WATCH ABOVE: Nova Star Crusies says it will take at least 3-years before the service is financially viable which caused some heated exchanges. Global’s Marieke Walsh reports.
HALIFAX – Nova Star Cruises made its case to continue as the ferry service that links Nova Scotia to Maine on Thursday, saying it believes it can become financially viable within the next three years.
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CEO Mark Amundsen told the legislature’s economic development committee that his company expects to meet the 80,000 passenger threshold to make the company viable within that time.
The goal had been to reach that target this season, but figures released earlier this week show passenger traffic is down over this time last year and projections are for the ferry to hit the 60,000 passenger mark — a figure similar to last year’s total.
READ MORE: Nova Star numbers worse than last year
“The inconvenient truth is the ridership hasn’t been up,” said Amundsen. “We have to build collectively and collaboratively with Nova Scotia Tourism to get the ridership up.”
To make the service sustainable, Amundsen said Nova Star is working on a long-term cost plan that includes a switch to natural gas as fuel and is also increasing its marketing efforts in New England.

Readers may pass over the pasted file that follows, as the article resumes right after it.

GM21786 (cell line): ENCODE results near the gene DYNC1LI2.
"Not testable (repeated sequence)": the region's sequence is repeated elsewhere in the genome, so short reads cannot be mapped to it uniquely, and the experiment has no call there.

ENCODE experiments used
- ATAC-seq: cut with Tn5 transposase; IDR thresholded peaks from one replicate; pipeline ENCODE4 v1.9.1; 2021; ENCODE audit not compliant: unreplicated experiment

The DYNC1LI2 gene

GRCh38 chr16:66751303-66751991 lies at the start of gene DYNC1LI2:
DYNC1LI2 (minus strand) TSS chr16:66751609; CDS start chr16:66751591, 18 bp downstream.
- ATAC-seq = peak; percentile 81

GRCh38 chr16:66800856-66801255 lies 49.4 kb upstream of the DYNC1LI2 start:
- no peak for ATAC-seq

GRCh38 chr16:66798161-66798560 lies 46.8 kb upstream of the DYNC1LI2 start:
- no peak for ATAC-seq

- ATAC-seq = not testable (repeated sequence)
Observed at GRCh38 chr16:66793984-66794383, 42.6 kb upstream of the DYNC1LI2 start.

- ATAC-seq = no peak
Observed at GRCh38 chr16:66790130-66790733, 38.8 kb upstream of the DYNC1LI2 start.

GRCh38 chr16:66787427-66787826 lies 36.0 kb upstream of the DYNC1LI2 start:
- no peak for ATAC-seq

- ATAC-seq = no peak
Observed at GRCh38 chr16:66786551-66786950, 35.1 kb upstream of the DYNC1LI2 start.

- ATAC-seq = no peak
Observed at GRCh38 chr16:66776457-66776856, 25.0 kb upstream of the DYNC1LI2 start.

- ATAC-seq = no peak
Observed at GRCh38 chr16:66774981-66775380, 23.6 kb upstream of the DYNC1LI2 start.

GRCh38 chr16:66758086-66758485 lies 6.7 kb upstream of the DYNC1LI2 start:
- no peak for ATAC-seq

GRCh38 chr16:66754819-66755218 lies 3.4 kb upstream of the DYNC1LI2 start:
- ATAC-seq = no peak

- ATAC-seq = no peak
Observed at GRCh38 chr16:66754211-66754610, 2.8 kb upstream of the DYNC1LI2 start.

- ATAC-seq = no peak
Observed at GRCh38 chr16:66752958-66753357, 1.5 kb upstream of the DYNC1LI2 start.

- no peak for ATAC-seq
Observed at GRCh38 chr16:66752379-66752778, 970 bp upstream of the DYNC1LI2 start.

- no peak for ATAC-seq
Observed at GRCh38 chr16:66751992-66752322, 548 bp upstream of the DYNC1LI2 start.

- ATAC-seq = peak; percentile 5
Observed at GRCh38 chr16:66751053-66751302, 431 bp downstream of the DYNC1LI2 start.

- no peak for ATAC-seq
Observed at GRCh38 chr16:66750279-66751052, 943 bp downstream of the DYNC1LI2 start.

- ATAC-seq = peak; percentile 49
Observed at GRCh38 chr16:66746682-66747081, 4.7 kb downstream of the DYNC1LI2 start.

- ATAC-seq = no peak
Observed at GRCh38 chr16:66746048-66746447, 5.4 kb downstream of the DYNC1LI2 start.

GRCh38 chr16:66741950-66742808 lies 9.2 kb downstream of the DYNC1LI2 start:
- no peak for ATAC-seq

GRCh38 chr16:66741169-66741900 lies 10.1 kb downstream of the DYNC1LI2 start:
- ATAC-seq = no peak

He acknowledged the importance of finding winter work and said the company is still negotiating to land a route between England and France, and has a back up plan if that falls through.
Amundsen said the service would still need help from taxpayers, but that the amount would be less in future years.
However, when pressed about how much would be needed by NDP Leader Maureen MacDonald, Amundsen didn’t have an answer.
“We have not factored for 2016, but it will be less,” he said.
In its initial season, the ferry received $28.5 million in provincial subsidies. The province committed $13 million for the service this year and so far has given out $9.6 million of that amount.
READ MORE: Government needs to show upside of keeping Yarmouth ferry: Consultant
The Transportation Department is assessing the service and is looking at three other potential operators for the 2016 season.
Alan Grant, the executive director of policy and planning for the department, said Nova Star is still in the mix.
“We’re not aware at this point of whether there’s a better boat out there or a better operator,” said Grant.
Deputy transportation minister Paul LaFleche told the committee that determining a reasonable level of subsidy is also part of the considerations, although he couldn’t give an exact dollar figure.
“We want to hear a realistic story about subsidy and benefit and passenger numbers, not sort of a dream,” he said.
The officials said a decision on an operator for 2016 would likely be made following the end of the current sailing season in mid-October.